“We will do three or four more films this year, to start learning about production, but we have no big strategy behind this right now,” he said, noting that content providers have some regulatory requirements in Europe to also contribute investment to grow the content-production industry locally in the face of over-domination from the U.S. “It’s more an experiment, with but no strategic initiative.”

Content efforts can run into the hundreds of millions or even billions in terms of investment, as they collectively have for Rakuten TV’s competitors, and while there is clearly some glory and cred that comes with that, for a smaller player it may not be a tenable option, given the challenges of distribution. It also puts Rakuten into a better bargaining position with other content rightsholders, who will not eye it as a rival for eyeballs who might also use their own might as a bargaining chip when agreeing on licensing.

That brings us to the third area where Rakuten is trying to be a bit different, and one excuse of Roca’s for why the company has taken so long to expand to more countries: localization. He says that Rakuten TV will stand out from the field by offering a wider and better selection of content for each local market, using data to see not just what locals like to watch on TV, but what were popular cinematic releases that Rakuten should definitely try to get for those markets. This takes time, he said.

I have to admit there is something to this: If you have ever traveled to various far-flung places and attempted to watch Netflix or Amazon Prime Video, you might notice that not only do you get a much more limited choice of titles, but they are nearly the same from country to country and put a heavy emphasis on the services’ original content — likely one other reason why they have created it in the first place, to populate their services without having to do lots of tricky licensing deals.

In any case, Rakuten is putting investment in another, more basic area first before it can start to double down more on original content. The company is not disclosing how much it had to pay the smart TV makers to create a button on their remotes, but said that it made the investment based on strong results on existing handsets from Roku and Hisense.

“We’ve had buttons on those for a couple of years, and we can see that we are bringing in new users from those buttons,” Roca said. “So after two years with those, we decided it was the right moment to invest and go into brands that have big market shares in Europe.” He says this will give Rakuten TV potentially access to buttons on TVs from providers that collectively have a 75 percent market share in the region. Of course, getting people handsets with those Rakuten buttons is predicated on consumers actually buying new TVs, so this is a bet that very much has yet to pay off.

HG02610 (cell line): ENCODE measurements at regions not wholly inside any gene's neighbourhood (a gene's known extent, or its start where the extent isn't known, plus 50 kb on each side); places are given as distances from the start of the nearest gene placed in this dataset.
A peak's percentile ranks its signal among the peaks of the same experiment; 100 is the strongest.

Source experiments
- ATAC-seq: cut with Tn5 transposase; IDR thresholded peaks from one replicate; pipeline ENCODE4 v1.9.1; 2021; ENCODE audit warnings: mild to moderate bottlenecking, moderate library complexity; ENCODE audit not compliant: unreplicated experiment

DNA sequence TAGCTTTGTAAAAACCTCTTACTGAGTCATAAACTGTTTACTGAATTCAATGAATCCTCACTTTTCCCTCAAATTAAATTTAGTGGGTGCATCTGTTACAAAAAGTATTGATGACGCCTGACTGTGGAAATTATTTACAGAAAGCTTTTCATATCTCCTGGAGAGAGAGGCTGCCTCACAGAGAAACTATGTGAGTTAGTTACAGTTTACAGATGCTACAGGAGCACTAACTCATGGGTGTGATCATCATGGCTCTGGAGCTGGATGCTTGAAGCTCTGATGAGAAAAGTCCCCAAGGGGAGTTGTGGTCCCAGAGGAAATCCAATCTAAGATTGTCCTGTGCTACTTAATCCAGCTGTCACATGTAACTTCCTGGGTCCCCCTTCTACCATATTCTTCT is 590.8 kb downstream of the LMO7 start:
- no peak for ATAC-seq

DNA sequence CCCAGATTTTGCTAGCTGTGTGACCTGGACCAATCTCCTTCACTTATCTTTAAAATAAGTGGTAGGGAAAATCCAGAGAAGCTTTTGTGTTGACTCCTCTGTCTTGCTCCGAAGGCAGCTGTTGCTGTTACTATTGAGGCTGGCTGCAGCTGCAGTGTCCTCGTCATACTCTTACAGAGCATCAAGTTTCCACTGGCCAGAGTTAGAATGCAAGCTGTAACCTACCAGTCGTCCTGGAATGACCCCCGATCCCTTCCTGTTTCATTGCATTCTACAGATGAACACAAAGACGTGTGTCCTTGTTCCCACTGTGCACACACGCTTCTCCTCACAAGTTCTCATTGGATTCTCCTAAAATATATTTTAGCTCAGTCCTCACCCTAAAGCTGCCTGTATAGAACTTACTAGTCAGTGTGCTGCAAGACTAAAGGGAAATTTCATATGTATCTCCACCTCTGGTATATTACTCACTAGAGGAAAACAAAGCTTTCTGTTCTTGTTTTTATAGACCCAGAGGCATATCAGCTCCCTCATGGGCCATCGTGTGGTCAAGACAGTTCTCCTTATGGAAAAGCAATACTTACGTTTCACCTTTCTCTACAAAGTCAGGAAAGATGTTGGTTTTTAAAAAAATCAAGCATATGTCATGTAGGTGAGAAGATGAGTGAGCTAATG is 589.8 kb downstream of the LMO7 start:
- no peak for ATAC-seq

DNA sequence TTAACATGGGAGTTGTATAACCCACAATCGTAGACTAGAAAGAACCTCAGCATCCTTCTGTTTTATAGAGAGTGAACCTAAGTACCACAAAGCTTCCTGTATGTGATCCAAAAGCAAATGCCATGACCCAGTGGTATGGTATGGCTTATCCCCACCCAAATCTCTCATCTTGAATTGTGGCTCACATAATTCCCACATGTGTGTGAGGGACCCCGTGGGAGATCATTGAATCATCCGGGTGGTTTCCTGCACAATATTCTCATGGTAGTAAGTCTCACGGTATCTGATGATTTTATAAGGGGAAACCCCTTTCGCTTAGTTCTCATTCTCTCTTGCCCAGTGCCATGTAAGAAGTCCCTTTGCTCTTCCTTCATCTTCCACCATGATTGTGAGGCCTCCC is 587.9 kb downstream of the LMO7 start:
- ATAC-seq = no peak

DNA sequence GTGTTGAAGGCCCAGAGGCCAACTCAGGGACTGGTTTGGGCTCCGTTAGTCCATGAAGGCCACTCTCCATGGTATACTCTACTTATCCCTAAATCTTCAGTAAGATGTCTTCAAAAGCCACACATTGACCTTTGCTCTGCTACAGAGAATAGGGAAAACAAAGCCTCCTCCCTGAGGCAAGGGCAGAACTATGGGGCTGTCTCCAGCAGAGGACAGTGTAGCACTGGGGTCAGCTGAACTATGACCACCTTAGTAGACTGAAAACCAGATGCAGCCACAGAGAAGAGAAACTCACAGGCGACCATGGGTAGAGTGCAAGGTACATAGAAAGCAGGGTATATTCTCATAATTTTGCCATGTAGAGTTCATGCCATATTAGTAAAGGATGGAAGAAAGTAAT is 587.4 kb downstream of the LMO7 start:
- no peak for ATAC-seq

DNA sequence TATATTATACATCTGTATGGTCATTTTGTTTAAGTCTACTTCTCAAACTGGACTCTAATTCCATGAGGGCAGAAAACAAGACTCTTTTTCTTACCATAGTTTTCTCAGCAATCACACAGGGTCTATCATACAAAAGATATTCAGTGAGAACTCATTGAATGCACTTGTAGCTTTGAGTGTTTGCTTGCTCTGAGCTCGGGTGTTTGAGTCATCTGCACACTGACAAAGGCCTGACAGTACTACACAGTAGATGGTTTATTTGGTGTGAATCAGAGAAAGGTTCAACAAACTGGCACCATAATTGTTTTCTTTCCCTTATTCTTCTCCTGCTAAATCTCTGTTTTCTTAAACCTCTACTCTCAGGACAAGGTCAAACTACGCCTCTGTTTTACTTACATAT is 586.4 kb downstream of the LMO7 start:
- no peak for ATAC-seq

The investment in smart TV placement is notable also because at the same time, Rakuten is not expanding its presence in any notable way on mobile. That also is down to data, Roca said: today, some 60 percent of its content is consumed on smart TVs. The company also touts that it has the largest catalog of 4K HDR movies in Europe and is about to start trialing 8K.

Looking forward, Roca said that Rakuten TV’s plan is to enter completely different markets now that it has largely covered Europe. That will include, most likely, Latin America, which has a cultural and linguistic synergy with Spain, the home market of Rakuten TV (the Japanese giant spearheaded its TV strategy around its 2012 acquisition of Wuaki.tv, founded by Roca, which it eventually rebranded). And it is also looking at which markets it might target in Asia. Another Rakuten acquisition, of Viki, which provides crowdsourced subtitles for online videos, could play a key part of its strategy in Asia, where Viki has a large usage base.